Alert: Superstar New Hire Ahead
Picture this. You have a new employee starting on Monday. You are excited. Your HR and Recruiting teams are thrilled. Even your family is relieved to not have to hear another “today was a long day” diatribe, because you have now found the superstar employee you have been looking for.
Out of optimistic anticipation, you ask HR to kickoff and complete the onboarding process before the planned start date. This will help your new employee to truly hit the ground running. A couple of weeks pass by and you see this new employee working hard and focusing on initial activities. You validate your belief that this person is a good catch, a nice complement to your team… until something changes.
You start to have this “gut feeling” of concern that your new team member has become a flight risk. You can’t put your finger on it, but the bright flame that once radiated from your superstar employee is slowly starting to fizzle out. Fast forward nine months and you are submitting a New Hire Request for the replacement of your former superstar. Sound familiar?
While you may spend time frustrated about the time and money spent onboarding, training, and ramping up your new team member, let’s pause and redirect our focus on some noteworthy statistics and then look through the lens of your new employee.
The Employee’s Version of the Story
The employee receives an onboarding package to complete. On her first day, she is eager to add value and accomplish the goals you have set out for her to achieve. She decided to commit to YOU and invest 100% of her time going above and beyond to exceed your expectations throughout the ramp up period. After a week, she started to feel like another cog in the wheel. The excitement began to slowly decline and as months went by, her fire that once burned so brightly slowly started to die. In the end, your superstar decided to jump ship and join another employer for a new, exciting opportunity.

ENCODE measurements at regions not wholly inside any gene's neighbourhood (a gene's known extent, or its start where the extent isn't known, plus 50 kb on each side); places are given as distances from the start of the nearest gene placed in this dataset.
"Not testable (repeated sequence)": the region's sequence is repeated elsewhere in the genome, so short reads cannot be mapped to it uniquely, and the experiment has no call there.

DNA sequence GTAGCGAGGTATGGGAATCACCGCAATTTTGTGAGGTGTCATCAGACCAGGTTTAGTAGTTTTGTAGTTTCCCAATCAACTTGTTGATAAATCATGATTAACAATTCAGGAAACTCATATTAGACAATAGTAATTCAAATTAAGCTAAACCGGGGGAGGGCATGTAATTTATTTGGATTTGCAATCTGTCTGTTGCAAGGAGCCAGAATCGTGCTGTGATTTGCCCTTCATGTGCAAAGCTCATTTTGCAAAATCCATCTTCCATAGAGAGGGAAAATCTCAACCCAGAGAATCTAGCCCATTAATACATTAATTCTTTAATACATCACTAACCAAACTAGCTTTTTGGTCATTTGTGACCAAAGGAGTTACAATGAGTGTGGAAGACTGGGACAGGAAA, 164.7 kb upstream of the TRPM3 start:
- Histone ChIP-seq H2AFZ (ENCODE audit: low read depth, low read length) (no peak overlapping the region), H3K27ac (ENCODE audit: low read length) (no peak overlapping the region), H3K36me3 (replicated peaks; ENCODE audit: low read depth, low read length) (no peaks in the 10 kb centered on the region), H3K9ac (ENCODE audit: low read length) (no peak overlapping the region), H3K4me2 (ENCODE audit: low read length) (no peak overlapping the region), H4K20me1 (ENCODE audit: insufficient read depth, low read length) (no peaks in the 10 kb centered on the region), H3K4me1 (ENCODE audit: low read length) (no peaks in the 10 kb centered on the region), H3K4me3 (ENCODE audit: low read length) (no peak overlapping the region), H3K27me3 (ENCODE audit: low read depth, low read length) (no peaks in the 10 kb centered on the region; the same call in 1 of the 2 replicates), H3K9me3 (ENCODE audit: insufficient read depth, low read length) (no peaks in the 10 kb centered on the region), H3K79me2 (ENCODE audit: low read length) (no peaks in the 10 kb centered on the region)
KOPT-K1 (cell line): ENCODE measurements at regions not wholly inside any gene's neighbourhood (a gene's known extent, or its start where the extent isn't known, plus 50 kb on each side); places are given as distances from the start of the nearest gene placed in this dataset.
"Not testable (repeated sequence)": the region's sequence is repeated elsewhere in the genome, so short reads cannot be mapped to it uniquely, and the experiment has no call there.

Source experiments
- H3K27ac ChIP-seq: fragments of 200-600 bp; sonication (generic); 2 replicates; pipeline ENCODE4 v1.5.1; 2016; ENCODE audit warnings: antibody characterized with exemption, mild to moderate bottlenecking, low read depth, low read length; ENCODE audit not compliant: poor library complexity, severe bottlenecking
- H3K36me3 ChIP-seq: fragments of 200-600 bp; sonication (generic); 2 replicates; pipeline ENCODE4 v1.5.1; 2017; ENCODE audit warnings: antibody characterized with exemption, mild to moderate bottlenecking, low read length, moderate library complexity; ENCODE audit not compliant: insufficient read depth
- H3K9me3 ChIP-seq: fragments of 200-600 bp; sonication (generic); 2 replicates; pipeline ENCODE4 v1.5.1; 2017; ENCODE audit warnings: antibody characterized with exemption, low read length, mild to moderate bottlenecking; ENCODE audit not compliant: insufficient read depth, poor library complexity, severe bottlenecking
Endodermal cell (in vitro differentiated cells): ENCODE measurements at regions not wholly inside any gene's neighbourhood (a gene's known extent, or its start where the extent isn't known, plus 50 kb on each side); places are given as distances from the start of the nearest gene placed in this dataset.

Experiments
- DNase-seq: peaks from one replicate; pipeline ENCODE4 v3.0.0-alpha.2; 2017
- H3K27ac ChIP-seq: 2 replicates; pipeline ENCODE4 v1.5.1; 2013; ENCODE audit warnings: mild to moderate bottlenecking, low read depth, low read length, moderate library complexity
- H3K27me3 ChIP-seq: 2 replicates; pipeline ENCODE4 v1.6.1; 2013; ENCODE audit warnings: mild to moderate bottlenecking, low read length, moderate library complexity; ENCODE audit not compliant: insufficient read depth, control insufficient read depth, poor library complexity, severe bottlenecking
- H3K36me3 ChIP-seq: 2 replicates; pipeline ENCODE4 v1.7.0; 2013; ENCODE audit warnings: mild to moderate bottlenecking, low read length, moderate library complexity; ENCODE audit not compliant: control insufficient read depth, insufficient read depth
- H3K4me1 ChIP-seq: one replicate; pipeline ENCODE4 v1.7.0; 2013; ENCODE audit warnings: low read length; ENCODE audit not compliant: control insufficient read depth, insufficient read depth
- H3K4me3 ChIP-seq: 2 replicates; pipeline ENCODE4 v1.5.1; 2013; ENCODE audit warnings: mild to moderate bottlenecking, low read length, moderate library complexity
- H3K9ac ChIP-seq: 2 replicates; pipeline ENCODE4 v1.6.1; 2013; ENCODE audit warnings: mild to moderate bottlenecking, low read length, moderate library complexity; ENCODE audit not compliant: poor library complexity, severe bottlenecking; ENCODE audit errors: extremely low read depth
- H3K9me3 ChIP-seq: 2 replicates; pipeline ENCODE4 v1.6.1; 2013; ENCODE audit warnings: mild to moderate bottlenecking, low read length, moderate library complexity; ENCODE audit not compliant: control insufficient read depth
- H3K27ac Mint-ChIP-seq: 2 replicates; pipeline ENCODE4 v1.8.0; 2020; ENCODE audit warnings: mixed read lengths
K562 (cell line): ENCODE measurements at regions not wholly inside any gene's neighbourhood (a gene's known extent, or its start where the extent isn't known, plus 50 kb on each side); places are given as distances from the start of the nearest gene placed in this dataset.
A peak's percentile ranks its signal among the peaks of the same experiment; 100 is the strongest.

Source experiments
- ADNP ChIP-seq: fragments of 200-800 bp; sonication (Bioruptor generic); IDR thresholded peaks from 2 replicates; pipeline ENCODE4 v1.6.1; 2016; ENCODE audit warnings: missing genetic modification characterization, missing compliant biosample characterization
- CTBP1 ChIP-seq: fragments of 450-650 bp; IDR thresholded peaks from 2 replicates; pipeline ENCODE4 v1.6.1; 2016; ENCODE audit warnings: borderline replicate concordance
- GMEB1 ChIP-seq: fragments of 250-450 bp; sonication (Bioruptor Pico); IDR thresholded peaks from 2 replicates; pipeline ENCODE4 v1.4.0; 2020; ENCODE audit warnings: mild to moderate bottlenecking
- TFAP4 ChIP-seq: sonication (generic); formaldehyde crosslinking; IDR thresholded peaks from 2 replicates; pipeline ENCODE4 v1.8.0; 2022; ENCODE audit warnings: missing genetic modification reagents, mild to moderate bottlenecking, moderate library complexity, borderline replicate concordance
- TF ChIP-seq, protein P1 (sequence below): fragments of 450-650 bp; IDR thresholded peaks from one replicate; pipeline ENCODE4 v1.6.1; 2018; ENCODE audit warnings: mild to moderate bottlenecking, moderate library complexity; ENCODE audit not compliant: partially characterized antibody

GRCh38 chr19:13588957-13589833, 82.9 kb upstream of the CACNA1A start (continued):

A relevant adage comes to mind: “There are three sides to every story: your side, their side, and the truth.” Let’s take a look at the triggers for fizzling and four strategies to keep the sizzle alive.
Numbers Don’t Lie: Four Contributors to Fizzling
- Nearly 33% of new hires look for a new job within their first six months of employment
First impressions influence the employee experience and decisions to invest or jump ship. Investing in this honeymoon phase is critical to the longevity of each employee.
- 34% of new hires turnover before their first anniversary
Employees invest at least 40% of their waking hours to meet the goals that you define for them. What would the impact be on retention and productivity if you spent more time investing in them – especially within the first year?
- Harvard Business Review found that new job searches increase by 12% before birthdays and 16% after school reunions.
People often measure their happiness against their peers and allow that comparison to drive their decisions.
- Employee happiness is 23.3% more correlated to connections with co–workers than direct supervisors
What steps do you routinely take to integrate new team members into your cohesive “corporate family” of connections? Establishing multiple anchors help employees to feel like they are a part of something bigger. Something worth committing to.
Four Strategies to Keep the Sizzle Alive:
- Create a Memorable Onboarding Experience – it’s not all paperwork, incorporate company tours, have them meet their team, treat them to a new hire lunch at their favorite restaurant, make them feel welcome.
- Establish Coaching and Mentoring, which tend to get overlooked as an onboarding activity and are under-utilized as a common employee development practice. By setting up a mentoring program, you are letting the employee know you are investing in their career and development.
- Celebrate Birthdays and Anniversaries – this is a great way to show that you care about your employees. Consider time intervals, such as: 30-60-90-180-365-day milestones to measure satisfaction and engagement.
- Create a Team Environment – encouraging team building activities allows employees to establish trust, collaborate, and communicate in a fun and engaging environment.
The Simple Truth: onboarding is so much more than documentation to bring on a new employee. Invest now in the first year of your employees’ tenure to increase retention, engagement, and commitment to your organizational goals.